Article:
August 4, 2009 in Business

Confusion abounds over cash for clunkers’ future

Associated Press
Associated Press photo

Bruce McConnell, owner of McConnell Chevrolet Chrysler Jeep Dodge in Healdsburg Ca., blows off some steam by jumping on a Mercury Villager that was traded in last week under the cash for clunkers program.
(Full-size photo)

WASHINGTON – If you didn’t make it to a car dealer last week, have you missed your chance for the cash – and are you stuck with your clunker?

Congress is working on a plan to extend the government’s cash for clunkers program, which has been so popular that the $1 billion fund set aside to pay for it has nearly dried up. While lawmakers haggle over the details, here are some questions and answers about what you should know if you still want to buy a car under the program.

Q.Is cash for clunkers still on? Can I still qualify?

A.According to the government, yes. But for how long remains unclear.

There’s been a lot of confusion about this, especially after the news came out late last week that the program was running out of cash. The Obama administration says sales made under the deal are still covered for now, but the government is waiting to see what Congress does before making any concrete promises.

The House voted last week to add $2 billion to the program, and the Senate is expected to take up the same bill this week. If the Senate doesn’t approve it by Friday, the program will probably end.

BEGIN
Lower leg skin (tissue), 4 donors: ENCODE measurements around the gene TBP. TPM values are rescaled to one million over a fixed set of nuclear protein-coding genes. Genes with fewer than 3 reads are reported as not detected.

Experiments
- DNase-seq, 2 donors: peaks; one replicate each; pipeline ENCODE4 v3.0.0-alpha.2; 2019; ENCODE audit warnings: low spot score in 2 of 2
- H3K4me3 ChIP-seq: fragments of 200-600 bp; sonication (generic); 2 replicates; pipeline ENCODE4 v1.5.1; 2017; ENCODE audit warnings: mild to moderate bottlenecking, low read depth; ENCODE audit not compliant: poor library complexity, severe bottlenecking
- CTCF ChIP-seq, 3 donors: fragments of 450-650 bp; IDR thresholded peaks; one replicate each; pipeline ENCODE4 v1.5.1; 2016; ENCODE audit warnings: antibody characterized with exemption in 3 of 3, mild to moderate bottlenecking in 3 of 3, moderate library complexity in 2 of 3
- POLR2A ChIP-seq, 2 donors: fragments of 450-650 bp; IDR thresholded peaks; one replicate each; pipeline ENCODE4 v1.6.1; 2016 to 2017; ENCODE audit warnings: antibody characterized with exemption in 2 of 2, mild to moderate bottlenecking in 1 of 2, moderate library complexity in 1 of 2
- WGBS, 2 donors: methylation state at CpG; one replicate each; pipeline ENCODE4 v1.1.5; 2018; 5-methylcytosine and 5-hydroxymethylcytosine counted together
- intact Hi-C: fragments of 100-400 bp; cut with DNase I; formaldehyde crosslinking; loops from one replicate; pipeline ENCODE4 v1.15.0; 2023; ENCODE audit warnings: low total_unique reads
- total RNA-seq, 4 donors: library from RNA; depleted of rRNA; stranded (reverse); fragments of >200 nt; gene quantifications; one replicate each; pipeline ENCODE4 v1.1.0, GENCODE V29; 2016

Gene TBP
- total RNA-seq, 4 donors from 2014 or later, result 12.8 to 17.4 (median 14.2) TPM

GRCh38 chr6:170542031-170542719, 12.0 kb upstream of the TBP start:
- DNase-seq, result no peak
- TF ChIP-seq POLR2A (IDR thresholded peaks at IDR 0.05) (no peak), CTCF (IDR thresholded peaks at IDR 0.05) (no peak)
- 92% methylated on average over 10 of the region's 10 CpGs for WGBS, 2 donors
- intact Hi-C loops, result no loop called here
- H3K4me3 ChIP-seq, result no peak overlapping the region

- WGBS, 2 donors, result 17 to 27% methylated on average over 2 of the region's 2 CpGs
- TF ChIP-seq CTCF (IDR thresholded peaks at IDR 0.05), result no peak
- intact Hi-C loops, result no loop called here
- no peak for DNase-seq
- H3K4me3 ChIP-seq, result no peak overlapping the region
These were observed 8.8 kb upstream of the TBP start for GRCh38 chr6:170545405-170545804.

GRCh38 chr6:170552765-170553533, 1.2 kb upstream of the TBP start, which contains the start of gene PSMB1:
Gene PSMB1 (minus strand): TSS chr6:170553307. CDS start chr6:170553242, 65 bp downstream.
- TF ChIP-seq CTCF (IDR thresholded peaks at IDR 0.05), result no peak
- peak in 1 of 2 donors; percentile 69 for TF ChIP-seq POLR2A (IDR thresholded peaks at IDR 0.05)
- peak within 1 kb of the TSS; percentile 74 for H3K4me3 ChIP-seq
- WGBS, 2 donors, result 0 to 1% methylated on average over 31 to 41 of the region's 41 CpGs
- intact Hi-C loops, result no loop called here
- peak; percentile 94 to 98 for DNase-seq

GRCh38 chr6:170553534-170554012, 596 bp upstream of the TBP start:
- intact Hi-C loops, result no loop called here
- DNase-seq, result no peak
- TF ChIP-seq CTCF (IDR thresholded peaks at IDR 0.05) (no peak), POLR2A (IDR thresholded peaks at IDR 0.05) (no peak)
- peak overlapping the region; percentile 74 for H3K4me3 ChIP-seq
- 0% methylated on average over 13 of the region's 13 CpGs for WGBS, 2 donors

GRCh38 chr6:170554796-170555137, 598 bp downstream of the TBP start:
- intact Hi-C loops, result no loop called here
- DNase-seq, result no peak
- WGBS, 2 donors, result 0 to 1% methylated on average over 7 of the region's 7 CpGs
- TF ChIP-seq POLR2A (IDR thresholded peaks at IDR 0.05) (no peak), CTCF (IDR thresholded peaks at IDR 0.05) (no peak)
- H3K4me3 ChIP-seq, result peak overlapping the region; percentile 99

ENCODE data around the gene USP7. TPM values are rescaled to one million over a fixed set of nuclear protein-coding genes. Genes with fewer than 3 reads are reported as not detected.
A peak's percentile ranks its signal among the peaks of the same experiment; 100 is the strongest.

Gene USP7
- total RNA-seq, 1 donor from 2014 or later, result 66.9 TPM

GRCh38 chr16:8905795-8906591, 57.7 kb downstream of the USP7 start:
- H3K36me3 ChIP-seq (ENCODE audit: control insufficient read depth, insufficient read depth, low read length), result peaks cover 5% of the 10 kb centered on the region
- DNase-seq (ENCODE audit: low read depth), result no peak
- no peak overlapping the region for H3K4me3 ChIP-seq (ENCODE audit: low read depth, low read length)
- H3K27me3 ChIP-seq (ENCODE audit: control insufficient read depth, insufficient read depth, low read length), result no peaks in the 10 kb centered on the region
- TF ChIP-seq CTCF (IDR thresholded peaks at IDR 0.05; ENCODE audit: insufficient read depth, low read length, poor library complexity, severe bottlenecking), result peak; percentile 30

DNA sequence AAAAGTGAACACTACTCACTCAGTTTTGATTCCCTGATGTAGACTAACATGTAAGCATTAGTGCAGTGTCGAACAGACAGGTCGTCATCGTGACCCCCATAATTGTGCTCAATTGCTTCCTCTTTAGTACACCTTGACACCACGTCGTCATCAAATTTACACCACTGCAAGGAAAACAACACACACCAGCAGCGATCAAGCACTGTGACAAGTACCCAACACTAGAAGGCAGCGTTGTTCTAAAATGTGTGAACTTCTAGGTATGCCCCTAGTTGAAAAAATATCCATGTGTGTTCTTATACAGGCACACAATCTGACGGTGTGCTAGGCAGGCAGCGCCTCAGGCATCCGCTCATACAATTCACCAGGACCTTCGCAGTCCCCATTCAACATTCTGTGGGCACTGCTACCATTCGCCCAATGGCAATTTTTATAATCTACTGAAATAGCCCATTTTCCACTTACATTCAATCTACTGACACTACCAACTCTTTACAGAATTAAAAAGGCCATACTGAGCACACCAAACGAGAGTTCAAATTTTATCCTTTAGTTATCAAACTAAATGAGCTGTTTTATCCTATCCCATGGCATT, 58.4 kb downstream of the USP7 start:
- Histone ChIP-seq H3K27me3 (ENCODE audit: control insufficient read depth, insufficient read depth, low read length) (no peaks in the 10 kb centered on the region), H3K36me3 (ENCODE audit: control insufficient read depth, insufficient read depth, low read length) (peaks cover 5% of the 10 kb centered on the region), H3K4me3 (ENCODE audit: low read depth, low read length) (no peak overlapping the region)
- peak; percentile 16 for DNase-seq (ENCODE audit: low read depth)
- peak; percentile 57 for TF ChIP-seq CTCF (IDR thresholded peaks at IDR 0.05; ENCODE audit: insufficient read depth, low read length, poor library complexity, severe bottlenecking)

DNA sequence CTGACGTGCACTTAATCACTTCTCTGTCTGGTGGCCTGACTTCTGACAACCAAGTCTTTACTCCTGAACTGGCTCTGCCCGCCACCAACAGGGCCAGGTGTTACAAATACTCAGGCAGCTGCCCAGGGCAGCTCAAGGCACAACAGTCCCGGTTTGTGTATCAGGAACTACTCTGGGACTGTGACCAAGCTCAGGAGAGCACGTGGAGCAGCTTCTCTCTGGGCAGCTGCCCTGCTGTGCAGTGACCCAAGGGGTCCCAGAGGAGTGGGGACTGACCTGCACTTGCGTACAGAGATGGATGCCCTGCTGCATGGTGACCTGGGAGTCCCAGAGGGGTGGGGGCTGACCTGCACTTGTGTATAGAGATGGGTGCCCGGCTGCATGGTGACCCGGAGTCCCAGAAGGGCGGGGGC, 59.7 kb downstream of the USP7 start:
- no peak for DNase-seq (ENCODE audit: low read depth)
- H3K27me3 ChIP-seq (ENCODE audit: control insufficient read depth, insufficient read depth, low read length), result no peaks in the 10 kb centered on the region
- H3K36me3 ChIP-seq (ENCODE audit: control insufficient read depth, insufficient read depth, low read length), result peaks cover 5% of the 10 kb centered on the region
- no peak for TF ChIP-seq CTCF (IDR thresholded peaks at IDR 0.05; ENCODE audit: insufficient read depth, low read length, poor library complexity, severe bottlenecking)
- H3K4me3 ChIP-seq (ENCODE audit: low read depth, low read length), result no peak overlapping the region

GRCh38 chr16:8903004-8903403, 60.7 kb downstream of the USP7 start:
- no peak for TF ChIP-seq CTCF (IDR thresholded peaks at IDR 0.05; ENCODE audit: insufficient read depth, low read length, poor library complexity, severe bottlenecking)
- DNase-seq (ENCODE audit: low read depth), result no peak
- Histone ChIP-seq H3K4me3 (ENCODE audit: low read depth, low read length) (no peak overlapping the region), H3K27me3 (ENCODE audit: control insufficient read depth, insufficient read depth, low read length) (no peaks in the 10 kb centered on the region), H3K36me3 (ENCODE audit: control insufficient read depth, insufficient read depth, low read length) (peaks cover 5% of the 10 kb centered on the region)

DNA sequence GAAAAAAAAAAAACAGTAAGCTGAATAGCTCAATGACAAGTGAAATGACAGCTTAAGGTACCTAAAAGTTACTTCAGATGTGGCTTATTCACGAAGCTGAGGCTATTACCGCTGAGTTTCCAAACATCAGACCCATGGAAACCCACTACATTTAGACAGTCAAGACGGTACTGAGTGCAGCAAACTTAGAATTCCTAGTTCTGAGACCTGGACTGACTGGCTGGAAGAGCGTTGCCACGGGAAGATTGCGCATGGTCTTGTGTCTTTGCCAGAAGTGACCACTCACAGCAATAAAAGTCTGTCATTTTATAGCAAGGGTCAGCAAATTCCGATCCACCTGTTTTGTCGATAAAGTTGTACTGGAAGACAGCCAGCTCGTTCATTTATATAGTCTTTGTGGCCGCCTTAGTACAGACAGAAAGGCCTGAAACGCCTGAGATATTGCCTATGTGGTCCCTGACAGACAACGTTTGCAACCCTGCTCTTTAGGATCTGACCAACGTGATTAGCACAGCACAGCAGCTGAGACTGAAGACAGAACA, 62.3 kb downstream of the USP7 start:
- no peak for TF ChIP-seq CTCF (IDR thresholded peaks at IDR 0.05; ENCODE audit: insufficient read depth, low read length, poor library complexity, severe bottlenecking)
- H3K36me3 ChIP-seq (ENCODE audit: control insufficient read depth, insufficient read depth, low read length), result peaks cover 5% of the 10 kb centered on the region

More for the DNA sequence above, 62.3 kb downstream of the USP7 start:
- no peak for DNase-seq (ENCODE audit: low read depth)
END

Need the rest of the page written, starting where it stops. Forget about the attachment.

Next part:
And remember, the program still has restrictions, like the vehicle mileage of the car you are trading in. The government Web site has all the details.

Q.What will happen when I go to the dealer? Are they still offering the deals?

A.Some dealers stopped making cash for clunkers deals Monday, fearing they could lose money. Under the program, dealers take the value of the rebates, which range from $3,500 to $4,500, off the price of the car. They then go to the government to get reimbursed for that amount. As a buyer, you don’t have to do anything. You get the credit when you buy the car. The risk is on the dealer.

Many were still offering deals Monday but said they’re not sure about the rest of the week. Others are making only verbal deals that will go through if more money comes into the program. Some are telling buyers they’ll have to bring their new cars back or pay back the rebate if their applications are rejected when they are submitted to the government. And some dealers are holding off on sending trade-ins to be scrapped, just in case the deals don’t work out and the buyers need their old cars back.

Q.Will I still be able to find the car I want and get the credit?

A.If you’ve had your heart set on that cherry-red Focus at your local Ford dealership, you should probably act fast. Dealers say their inventories are running low because of high demand under the program.

Q.What are the chances the program will be extended the way it is now?

A.The House version would for the most part just add new money. But the Senate may tinker with the program, like by raising the fuel economy requirements for cars to qualify for the rebates. Of course, any Senate changes to the bill would require the House to take up the issue again – and they went out on summer recess last week, with no plans to return until September.

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